Students fear Trump regime
Olivia Sullivan - Staff Reporter
From climate change to hate crimes, Highline students had a lot to say at a political forum on Monday morning.
The open, student-driven conversation and question forum focused on the 2016 elections and president-elect, Donald Trump.
More than 175 students, faculty, and staff attended the forum to discuss Trump's campaign promises and ask questions about what is in store for the future of the United States.
The forum also created a space for students to share their first-hand experiences with hate crimes.
Erica Juarez-Ramos is a first-year Highline student. Both of her parents are undocumented immigrants and since the election of Trump, many of her family members have been the victims of hate crimes.
While working at a cosmetics store, Juarez-Ramos was helping a Caucasian client. The client continually asked her who she had voted for and wanted to discuss politics.
After resisting for a while, Juarez-Ramos told the woman her voting decision and about her family life.
"The woman said she refused to be touched by someone whose parents were undocumented," Juarez-Ramos said.
Another time recently, Juarez-Ramos was walking in her neighborhood when a group of men began to yell things at her, such as "Go back to Mexico."
Not only are the hate crimes happening to her, but also to her family members.
Her little brother is in fifth grade, and at just 10 years old, he is facing discrimination from classmates.
"His classmates harassed him and told him that him and his family were going to have to go back to Mexico," Juarez-Ramos said.
When he came home, the little brother asked his parents if this was true, she said. The parents were in tears as they tried to reassure their son and explain why he should not talk about those things.
Paper, envelopes, and pencils were passed around the crowd to encourage students to express their comments or questions, if they did not feel comfortable speaking in front of the crowd.
Although Hillary Clinton won by popular vote, nearing 1.5 million more votes than Trump, he won due to electoral college votes.
"Hillary did not reach out to blue-collar voters in rural areas," said Dr. T.M. Sell, a political science professor at Highline. "Trump did better than expected."
The Electoral College is our system and it won't change without a constitutional amendment, Dr. Sell said.
Throughout his campaign, Trump was infamous for his absurd comments regarding minorities and women, among other groups.
Dr. Ben Gonzalez outlined some of Trump's promises made during the campaign and his position on the matters now.
Trump said the idea to build a wall between the U.S. and Mexico is still in the works, Dr. Ben said.
"Trump talked himself into a corner in many circumstances," Dr. Gonzalez said.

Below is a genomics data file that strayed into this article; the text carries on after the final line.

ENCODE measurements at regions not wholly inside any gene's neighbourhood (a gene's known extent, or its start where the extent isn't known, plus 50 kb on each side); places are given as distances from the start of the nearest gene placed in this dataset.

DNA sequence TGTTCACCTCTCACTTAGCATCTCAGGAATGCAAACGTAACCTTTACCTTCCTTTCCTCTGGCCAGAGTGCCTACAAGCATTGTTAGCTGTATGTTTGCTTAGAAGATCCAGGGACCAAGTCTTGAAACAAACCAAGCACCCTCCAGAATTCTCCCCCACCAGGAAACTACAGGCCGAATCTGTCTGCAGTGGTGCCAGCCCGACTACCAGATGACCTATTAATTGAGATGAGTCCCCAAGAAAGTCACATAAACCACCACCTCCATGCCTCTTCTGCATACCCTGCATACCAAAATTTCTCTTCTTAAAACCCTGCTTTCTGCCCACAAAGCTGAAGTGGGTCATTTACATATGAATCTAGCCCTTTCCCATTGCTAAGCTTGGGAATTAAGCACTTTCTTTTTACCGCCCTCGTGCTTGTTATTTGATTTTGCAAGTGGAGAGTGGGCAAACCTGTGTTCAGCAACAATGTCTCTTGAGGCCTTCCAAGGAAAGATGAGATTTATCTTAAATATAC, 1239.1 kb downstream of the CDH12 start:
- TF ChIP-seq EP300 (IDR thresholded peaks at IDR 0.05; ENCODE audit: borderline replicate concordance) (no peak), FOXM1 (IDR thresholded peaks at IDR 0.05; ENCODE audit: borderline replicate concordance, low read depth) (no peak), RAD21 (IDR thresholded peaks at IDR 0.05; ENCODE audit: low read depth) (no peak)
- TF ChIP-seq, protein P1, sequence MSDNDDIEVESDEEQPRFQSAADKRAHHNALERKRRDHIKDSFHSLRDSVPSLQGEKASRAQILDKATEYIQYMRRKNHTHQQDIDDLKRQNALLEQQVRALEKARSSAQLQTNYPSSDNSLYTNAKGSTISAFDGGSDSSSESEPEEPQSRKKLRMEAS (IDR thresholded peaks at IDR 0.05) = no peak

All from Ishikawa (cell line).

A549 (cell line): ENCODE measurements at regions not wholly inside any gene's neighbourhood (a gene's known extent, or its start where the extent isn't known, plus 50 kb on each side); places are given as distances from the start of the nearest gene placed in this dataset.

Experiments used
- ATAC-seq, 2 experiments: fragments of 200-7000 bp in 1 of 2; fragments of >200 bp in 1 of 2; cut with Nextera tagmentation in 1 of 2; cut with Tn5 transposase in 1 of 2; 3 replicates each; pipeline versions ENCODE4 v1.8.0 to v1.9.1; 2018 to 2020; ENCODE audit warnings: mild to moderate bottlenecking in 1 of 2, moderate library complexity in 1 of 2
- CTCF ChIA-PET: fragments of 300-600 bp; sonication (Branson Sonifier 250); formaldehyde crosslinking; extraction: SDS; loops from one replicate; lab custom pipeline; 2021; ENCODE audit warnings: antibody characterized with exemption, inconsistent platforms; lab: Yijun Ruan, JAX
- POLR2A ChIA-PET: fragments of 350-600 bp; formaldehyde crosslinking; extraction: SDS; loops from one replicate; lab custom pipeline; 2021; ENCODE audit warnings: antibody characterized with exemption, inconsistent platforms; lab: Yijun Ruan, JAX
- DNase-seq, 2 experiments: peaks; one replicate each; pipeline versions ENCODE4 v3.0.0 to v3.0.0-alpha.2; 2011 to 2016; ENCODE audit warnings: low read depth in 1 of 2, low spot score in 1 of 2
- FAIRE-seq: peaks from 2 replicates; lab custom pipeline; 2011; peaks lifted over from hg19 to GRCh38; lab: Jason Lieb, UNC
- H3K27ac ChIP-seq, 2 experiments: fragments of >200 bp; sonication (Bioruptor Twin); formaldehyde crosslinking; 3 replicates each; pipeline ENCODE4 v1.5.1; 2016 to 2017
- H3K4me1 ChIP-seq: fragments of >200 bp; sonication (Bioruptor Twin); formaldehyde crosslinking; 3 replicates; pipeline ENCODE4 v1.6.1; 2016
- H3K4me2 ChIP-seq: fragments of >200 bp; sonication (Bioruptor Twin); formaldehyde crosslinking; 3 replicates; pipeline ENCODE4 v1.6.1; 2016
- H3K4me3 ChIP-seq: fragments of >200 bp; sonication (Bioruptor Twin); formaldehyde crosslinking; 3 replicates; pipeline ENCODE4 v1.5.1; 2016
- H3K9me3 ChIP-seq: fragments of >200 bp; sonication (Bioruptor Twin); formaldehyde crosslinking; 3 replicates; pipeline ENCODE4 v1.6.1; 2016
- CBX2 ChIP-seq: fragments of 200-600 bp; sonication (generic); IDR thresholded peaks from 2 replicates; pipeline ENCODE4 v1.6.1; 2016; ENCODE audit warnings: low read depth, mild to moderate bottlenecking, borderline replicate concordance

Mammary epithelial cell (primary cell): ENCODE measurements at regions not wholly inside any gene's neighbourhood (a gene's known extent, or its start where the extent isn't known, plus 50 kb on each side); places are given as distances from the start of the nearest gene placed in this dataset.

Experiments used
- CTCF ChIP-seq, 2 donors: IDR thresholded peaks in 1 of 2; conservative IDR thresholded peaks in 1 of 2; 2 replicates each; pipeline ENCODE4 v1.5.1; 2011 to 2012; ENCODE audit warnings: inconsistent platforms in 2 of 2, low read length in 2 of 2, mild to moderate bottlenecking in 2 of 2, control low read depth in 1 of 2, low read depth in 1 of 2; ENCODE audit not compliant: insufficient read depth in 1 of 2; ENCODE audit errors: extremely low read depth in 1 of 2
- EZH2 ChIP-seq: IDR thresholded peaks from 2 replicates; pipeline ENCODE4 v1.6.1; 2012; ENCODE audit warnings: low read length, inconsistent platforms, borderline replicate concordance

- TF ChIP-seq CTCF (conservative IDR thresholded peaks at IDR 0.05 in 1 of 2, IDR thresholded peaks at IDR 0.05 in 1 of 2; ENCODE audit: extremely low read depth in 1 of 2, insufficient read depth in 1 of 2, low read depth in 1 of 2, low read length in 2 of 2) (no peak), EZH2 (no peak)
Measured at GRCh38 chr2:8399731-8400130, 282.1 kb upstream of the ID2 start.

As for removing undocumented immigrants from the country, Trump has shifted his focus onto the removal of criminal immigrants.
"[Trump] remains dedicated to deportation," Dr. Gonzalez said.
In areas such as Muslim registration and health care, Trump seems to have unclear definitions and visions of his plans.
"The difficulty with Trump's presidency is that we don't know a lot of these things," said Dr. Gonzalez. "We don't know but there does seem to be resistance growing."
Students questioned whether Trump will apologize for the things he's said.
"There is no requirement for him to apologize," Dr. Gonzalez said. "And he doesn't seem inclined to."
Another Highline student asked if Trump and the Republican-dominated congress have the ability to take away women's rights.
A predominately Republican House of Representatives does increase the likelihood of Trump's administration passing more bills, said Jennifer Ritchey, a political science professor at Highline. It will be harder to strip away human rights, she said.
"They're not really in a position to wave a wand and remove [women's rights] overnight," Dr. Sell said.
There is little to no chance of electors changing their minds, Dr. Sell said.
Trump has recently been hot water over a pending rape trial, controversy over his tax records, and for his Trump University fraud case.
The accuser in the trial withdrew, Trump has used the tax law to his advantage, and he agreed to pay a settlement of $25 million for the fraud case, Dr. Sell said.
"So far, he's dodging those bullets," he said.
Despite the new government leaders, everyone must be wary of the information they take in, said Jennifer Ritchey. It is important to check the creditability.
"If you look around this room, this is what America looks like," Dr. Gonzalez said in the forum. "This country is for all of us. Stand up for your fellow Americans, or just stand up for your fellow human beings."
If people stay silent and ignore the mistreatment, it breeds hate, he said.
"We have much more in common than we have differences," Dr. Sell said.